Neither Corson nor the Monster had been killed in the initial explosion because the latter was protected by its force-field cage and the former by a shield of the same type, though smaller, which he wore against a possible attack by the Monster. The Archimedes had plunged toward the stormy depths of Uria’s atmosphere. At that moment, in all likelihood, only Corson and the Monster survived on board. Corson, by reflex, had locked his shield to the cage. When the vessel was only a few hundred meters above the ground the Monster had uttered a shrill cry and reacted in the face of danger. It had displaced itself a few fractions of a second in time, carrying part of nearby space along with it. Corson was within that space. Abruptly he found himself, in the Monster’s company, outside the ship and spinning through the air. The resilience of his force shield enabled him to withstand the shock. The Monster, concerned for its own safety, took care of the rest. Corson had landed at its side, and taking advantage of its confusion had managed to run blindly off into the dark.
The whole episode had been an object lesson in the potential of the Monster. Corson knew some of its talents, suspected others, but had never dared hint in his reports that the beast might be this hard to kill.
Imagine, though, an animal hunted by a pack of hounds. Cornered, it rounds on them. The attackers hesitate for an instant. An invisible barrier seems to divide them from the quarry. Then they rush at it. And suddenly find themselves a second earlier. Or two seconds. In the exact spot where they were before crossing that imperceptible line. They can never reach their prey because, time and time again, it hurls them into its past. And when they are dazed enough, the hunted becomes the hunter.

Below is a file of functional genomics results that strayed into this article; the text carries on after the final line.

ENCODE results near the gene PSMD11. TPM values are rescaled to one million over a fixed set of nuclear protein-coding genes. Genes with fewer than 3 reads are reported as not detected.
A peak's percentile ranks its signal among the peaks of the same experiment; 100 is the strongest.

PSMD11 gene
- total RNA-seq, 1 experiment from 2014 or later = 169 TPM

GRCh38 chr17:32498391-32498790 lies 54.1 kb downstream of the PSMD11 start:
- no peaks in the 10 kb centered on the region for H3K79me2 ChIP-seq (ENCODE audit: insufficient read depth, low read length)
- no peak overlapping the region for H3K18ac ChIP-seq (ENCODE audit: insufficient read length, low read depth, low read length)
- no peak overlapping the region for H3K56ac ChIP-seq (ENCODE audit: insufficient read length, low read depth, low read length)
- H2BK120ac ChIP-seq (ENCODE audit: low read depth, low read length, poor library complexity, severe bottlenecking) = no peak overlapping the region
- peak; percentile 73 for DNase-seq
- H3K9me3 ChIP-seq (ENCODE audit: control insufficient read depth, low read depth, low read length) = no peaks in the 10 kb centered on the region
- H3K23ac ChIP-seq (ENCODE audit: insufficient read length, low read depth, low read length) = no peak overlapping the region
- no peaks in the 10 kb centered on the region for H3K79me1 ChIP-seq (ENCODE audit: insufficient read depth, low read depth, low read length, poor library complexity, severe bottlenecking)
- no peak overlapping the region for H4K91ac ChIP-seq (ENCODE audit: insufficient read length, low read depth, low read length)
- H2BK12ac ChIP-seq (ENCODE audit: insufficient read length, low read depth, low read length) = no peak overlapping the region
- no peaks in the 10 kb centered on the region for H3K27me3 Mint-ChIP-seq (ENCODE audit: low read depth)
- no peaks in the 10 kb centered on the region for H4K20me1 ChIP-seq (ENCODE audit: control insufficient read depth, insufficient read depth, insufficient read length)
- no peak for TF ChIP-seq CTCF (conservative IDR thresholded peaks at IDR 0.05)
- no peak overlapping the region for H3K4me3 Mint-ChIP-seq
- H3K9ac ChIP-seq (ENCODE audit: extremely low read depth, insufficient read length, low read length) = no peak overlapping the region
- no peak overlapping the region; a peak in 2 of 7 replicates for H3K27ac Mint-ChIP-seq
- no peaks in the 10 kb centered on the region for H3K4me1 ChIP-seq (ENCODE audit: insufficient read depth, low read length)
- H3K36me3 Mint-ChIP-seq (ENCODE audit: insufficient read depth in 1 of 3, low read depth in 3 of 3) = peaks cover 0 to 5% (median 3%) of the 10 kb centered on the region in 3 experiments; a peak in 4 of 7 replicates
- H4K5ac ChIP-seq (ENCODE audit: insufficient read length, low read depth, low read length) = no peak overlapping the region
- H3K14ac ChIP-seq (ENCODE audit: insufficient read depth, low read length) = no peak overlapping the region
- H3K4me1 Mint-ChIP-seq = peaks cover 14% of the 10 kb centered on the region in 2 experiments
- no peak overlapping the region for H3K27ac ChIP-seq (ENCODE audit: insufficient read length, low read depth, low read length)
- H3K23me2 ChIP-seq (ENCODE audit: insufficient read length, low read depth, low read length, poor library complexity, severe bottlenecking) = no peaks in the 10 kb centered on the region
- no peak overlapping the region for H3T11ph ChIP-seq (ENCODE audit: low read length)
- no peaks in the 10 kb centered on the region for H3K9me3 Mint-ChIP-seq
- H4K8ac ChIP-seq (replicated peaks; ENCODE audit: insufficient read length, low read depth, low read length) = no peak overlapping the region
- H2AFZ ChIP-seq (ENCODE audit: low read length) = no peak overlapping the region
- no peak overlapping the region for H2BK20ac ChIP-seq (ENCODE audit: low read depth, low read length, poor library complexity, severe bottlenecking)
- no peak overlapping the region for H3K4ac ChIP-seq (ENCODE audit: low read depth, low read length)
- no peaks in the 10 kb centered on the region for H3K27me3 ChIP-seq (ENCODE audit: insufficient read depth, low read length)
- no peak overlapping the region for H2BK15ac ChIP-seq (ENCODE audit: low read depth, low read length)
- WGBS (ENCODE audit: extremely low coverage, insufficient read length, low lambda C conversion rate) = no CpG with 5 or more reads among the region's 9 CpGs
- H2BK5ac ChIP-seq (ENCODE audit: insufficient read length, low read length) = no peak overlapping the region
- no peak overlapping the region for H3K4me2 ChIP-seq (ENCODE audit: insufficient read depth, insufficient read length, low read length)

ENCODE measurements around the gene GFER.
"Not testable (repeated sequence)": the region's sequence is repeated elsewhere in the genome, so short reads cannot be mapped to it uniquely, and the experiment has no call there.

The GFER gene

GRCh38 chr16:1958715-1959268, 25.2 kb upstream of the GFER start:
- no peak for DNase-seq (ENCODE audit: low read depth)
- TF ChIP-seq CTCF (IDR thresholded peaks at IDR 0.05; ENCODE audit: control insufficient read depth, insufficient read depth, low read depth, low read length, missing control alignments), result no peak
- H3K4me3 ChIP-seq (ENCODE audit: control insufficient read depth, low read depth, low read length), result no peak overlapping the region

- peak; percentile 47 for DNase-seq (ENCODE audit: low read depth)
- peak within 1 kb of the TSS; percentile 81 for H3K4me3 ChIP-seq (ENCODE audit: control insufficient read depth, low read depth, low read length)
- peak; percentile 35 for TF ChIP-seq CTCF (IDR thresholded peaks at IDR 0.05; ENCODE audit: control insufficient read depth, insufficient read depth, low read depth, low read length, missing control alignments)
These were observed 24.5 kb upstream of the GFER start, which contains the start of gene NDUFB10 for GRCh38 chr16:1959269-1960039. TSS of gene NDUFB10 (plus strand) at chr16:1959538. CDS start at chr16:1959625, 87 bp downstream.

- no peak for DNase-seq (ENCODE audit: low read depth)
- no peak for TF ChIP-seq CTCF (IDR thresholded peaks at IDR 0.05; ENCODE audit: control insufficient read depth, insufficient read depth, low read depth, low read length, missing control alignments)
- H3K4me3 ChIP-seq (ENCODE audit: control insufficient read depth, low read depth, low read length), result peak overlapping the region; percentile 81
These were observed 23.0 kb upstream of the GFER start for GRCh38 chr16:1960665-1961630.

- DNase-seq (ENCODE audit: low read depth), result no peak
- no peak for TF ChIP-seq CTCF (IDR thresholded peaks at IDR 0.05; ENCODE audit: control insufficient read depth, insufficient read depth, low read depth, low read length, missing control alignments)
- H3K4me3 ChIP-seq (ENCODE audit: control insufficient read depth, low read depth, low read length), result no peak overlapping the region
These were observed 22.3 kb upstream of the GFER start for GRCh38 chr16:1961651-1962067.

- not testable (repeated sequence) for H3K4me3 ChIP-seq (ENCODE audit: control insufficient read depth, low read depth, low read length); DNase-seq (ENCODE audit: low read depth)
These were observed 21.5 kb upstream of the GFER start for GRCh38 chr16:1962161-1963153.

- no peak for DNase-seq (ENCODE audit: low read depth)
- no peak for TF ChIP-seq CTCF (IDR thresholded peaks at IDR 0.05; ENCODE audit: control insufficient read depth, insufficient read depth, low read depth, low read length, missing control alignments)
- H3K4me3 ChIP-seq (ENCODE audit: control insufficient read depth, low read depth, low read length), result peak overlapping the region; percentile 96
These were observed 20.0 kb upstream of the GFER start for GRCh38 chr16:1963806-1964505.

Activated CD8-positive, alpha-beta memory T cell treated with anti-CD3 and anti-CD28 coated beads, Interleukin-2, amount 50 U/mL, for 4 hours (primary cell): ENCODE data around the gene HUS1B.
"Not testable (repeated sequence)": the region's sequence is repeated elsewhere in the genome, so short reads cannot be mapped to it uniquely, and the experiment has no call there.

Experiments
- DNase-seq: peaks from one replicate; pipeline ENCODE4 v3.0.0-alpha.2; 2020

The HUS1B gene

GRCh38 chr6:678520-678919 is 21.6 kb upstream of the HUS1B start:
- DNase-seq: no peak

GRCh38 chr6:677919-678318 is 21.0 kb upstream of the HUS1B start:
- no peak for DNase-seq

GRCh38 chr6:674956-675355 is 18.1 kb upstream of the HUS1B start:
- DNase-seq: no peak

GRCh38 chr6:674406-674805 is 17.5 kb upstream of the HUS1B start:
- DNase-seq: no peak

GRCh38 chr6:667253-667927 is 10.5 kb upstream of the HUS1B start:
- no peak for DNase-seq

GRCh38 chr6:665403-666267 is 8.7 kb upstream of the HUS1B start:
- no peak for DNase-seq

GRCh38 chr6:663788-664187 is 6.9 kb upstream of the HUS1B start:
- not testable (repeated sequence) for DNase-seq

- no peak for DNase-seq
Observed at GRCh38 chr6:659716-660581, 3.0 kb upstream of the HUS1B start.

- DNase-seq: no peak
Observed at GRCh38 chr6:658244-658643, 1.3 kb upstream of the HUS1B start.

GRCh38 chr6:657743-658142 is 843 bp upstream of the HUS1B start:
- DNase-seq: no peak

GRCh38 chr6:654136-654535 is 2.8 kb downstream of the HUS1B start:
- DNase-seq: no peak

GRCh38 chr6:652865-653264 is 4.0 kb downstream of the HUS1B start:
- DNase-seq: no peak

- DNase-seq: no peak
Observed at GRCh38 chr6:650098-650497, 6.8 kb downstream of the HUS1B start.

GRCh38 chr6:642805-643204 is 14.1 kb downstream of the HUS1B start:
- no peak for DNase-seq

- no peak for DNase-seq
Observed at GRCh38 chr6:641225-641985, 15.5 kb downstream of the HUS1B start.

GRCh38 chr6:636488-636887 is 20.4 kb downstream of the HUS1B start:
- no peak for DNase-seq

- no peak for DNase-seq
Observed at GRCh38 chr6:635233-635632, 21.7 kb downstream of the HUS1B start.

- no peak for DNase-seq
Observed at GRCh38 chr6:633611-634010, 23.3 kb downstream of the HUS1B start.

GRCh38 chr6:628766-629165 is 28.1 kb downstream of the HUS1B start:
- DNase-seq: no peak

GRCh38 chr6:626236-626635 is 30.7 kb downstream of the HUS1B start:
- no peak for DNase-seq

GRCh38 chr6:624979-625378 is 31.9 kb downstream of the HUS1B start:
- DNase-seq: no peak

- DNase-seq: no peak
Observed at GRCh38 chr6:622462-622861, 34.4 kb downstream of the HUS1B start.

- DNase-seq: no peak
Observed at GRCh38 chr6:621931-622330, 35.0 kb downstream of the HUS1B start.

Now imagine that this animal is endowed with intelligence at least equal to the human, reflexes more rapid than a missile’s, a cold cruelty, and implacable hatred for any creature unlike itself.
And you have a faint conception of a Monster.
It could control about seven seconds’ worth of local time, either forward or back. It could snatch from the future a scrap of the cosmos and hurl it a few seconds into the past, or vice versa. And foresee what was going to happen a few moments before it actually did, at least for an unsighted observer such as a human being.
Hence its sudden attack aboard the spaceship. The Monster had known before men or their machines did when the Urian fleet, or the ground batteries, or the accident, would intervene. It had pinpointed with adequate accuracy the picosecond when the bars of its energy cage would be weakened. It had hit out at the right moment, and won.
Or lost. It was a matter of your point of view.
Uria was the Monster’s destination, in any case. After thirty years of fruitless struggle against the Urian Empire, the Solar Powers had devised a tactic which ought to humble those haughty princes. More precisely, ten years earlier they had chanced on an “ally” which had cost them a space fleet, plus a number of individual ships, plus a naval base, plus a planet that had had to be evacuated, plus a system